Discussion with a correspondent recently ranged onto the effect of some conductor materials in antennas. This posting reports the feed point impedance and internal efficiency (meaning power not turned into heat in the structure divided by power input at the feed point) of a 160m half wave dipole (80m long, centre fed, 20m above average ground and using 2.6mm diameter single core wire).
The table values are calculated using NEC-4 and apply only to the scenario described. (NEC-2 does not model skin effect properly for ferro-magnetic conductors.)
|Wire type||Feed point impedance (Ω)||Internal efficiency (%)||Loss (dB)|
|316 stainless steel||59.1+j7.88||78.17||1.07|
Note the wide range in internal efficiencies.
Importantly, the 316 stainless entry applies strictly to 316 stainless steel alloy which is non-magnetic, and would not apply to any stainless alloys that are ferro magnetic, even weakly so.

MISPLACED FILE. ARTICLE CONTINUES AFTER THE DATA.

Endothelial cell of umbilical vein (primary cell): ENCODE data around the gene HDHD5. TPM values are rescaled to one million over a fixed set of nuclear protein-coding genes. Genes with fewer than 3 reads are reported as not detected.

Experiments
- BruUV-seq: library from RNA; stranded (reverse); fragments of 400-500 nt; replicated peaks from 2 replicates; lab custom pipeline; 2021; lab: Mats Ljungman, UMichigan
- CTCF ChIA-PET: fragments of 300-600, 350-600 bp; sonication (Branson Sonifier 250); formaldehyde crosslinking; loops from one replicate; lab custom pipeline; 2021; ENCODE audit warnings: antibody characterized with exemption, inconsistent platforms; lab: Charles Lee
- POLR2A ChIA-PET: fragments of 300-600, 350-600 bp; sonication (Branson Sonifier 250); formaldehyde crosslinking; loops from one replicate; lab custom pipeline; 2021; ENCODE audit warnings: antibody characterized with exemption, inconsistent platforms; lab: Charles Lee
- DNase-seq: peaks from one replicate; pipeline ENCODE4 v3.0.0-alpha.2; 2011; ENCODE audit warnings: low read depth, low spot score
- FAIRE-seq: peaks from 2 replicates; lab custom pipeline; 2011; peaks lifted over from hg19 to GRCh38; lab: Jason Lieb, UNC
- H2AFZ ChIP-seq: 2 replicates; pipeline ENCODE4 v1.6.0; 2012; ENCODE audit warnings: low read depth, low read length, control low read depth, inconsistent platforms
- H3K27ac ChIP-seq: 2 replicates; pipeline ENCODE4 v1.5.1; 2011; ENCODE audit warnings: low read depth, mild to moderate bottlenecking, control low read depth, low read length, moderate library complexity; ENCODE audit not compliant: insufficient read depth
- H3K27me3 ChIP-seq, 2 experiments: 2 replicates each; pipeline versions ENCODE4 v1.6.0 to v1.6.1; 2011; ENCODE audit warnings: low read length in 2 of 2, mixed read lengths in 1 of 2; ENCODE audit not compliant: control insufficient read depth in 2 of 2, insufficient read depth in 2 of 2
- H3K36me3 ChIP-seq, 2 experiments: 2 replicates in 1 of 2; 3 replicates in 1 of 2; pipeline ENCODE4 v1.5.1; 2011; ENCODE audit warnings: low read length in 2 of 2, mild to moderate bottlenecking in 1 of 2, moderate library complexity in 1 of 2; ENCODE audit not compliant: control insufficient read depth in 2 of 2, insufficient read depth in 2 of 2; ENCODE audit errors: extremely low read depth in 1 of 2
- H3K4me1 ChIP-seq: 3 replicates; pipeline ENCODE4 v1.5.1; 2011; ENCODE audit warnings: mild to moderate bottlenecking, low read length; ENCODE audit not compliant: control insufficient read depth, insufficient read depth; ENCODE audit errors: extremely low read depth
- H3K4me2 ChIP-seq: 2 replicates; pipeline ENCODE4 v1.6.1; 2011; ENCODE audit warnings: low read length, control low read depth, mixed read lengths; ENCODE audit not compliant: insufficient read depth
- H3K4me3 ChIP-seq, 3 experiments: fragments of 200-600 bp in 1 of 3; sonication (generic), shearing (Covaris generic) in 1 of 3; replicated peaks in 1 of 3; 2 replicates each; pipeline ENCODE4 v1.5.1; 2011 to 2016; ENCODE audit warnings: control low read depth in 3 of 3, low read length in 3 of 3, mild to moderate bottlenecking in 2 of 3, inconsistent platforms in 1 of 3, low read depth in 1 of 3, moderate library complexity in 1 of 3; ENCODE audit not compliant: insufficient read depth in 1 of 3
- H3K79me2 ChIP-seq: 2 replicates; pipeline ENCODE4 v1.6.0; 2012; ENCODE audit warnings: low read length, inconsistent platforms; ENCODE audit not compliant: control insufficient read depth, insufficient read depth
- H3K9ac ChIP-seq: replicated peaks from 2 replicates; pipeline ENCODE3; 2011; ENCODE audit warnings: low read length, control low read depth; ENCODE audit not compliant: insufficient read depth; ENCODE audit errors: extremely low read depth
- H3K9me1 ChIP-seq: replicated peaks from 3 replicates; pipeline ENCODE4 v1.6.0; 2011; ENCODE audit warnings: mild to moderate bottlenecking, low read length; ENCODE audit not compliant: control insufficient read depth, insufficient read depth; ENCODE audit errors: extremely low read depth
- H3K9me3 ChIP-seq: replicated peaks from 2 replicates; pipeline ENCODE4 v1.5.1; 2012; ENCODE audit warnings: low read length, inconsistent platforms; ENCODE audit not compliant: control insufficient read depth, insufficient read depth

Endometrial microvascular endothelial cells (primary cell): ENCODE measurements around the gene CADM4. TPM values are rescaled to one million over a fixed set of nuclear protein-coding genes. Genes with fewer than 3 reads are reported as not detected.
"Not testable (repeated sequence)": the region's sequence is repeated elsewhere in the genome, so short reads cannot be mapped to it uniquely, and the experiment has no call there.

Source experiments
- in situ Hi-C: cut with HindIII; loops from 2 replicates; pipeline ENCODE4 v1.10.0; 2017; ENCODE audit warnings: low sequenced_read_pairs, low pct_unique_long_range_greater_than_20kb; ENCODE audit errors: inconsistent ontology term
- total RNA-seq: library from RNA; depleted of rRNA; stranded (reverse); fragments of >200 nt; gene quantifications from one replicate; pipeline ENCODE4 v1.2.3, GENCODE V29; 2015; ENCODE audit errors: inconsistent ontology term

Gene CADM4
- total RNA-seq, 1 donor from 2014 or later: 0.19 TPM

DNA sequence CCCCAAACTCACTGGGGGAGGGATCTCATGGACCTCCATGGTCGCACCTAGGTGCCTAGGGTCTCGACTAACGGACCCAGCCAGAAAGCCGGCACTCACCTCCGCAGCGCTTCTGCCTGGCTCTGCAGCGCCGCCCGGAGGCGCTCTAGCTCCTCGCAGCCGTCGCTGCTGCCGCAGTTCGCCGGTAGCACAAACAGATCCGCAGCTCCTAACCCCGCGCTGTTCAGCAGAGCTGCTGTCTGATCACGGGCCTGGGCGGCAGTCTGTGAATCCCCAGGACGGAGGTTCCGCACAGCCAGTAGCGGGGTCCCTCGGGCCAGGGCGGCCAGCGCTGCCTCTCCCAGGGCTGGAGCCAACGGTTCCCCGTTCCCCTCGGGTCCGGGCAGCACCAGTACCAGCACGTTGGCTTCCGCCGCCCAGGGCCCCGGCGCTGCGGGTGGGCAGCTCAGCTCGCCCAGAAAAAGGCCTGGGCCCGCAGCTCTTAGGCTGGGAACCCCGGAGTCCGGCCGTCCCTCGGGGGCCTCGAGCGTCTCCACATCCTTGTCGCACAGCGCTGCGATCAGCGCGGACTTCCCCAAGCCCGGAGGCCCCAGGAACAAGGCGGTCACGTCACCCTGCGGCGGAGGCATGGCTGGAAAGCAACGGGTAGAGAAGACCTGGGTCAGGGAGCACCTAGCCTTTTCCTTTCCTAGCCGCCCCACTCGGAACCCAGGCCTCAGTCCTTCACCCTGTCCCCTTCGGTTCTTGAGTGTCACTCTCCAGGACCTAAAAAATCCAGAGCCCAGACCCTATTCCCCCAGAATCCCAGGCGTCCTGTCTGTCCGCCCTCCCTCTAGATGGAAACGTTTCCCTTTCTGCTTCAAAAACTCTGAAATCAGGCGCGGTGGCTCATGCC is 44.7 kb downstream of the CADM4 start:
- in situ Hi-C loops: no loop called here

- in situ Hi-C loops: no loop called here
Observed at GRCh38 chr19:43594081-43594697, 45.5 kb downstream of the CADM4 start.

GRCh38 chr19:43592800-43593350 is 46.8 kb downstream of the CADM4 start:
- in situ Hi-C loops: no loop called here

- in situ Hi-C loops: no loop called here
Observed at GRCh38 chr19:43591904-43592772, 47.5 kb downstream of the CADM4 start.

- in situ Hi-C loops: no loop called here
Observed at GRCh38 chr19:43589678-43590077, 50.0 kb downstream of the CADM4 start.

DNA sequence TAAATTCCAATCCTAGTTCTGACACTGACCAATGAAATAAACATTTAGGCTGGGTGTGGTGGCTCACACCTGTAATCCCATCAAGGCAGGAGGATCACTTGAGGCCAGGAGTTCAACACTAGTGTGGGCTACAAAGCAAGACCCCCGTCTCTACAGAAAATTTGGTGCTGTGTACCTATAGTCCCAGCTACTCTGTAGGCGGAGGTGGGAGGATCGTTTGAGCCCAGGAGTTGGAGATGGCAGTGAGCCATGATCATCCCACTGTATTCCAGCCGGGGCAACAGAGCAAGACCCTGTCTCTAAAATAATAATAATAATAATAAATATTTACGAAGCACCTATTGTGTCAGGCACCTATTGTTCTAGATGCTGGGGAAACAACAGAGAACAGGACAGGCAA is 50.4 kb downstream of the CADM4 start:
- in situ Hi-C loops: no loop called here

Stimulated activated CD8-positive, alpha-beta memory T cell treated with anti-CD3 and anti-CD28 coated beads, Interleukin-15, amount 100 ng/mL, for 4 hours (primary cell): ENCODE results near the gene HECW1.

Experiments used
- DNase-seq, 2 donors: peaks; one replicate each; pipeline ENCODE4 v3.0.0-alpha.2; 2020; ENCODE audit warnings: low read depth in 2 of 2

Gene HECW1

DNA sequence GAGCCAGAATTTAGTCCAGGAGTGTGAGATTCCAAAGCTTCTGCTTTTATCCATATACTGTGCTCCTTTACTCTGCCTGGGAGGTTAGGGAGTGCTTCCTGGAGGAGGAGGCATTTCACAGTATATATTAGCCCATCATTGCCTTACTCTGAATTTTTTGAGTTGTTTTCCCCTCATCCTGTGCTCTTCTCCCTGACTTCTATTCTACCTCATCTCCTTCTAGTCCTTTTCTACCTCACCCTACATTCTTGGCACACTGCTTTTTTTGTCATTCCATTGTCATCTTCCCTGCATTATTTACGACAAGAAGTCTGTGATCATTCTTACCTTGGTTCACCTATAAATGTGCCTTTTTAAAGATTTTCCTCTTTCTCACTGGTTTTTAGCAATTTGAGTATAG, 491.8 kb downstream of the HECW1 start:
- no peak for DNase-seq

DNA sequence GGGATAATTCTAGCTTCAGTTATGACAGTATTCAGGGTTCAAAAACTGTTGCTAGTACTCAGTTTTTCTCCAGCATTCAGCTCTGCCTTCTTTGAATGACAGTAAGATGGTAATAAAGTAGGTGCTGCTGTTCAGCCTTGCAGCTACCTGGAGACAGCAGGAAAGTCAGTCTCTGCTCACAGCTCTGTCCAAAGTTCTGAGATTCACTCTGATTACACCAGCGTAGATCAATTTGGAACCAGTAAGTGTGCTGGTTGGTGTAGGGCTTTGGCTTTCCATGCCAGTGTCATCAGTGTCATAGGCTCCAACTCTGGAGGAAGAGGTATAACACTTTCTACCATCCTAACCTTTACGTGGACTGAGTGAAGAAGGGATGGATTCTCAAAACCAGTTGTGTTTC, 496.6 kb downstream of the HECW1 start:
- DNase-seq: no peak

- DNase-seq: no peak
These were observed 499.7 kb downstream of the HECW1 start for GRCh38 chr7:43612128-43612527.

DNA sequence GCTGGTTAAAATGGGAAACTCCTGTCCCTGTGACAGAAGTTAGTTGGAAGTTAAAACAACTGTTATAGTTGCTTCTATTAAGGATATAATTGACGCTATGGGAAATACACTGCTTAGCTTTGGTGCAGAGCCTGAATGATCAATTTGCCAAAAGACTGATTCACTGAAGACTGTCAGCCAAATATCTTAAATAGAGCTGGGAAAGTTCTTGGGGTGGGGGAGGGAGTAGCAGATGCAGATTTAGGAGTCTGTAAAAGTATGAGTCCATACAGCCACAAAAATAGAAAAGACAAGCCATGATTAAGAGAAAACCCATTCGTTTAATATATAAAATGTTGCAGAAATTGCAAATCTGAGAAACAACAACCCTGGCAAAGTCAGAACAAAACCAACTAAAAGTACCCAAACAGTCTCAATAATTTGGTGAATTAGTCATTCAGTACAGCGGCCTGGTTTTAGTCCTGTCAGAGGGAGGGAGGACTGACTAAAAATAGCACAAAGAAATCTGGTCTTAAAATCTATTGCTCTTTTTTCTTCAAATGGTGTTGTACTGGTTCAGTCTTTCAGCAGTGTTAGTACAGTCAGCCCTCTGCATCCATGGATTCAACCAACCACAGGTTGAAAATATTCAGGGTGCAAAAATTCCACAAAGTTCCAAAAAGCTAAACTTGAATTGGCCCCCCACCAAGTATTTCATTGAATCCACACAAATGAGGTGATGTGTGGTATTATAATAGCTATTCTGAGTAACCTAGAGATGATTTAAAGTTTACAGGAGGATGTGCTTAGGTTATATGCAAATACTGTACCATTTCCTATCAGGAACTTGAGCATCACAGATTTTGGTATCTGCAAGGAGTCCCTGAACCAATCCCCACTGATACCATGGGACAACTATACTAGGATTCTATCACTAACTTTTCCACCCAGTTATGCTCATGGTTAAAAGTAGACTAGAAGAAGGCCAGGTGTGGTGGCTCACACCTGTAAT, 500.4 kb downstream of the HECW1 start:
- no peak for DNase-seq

Stranded wire constructions will perform worse than a circular conductor.
For clad wires with one type of core (often steel) and a higher conductivity coating (eg copper, aluminium, silver), the RF performance depends greatly on the thickness of the coating. If the coating is more than three skin depths in thickness, performance will be almost as good as a homogenous conductor of the same material whereas if the coating is a small fraction of a skin depth, performance will be close to that of the base material.
For example, 2.7mm Galagher XL fence wire has an aluminium cladding of 223µm which is more than three times the skin depth in Aluminium at 1.8MHz (63µm) so performance will be close to Aluminium in the table (perhaps a little better due to its slightly larger diameter).
On the other hand, blue fence wire (polyurethane coated, Zal plated HT steel wire) has so little Zal coating that it might as well be steel and will have performance close to steel in the table.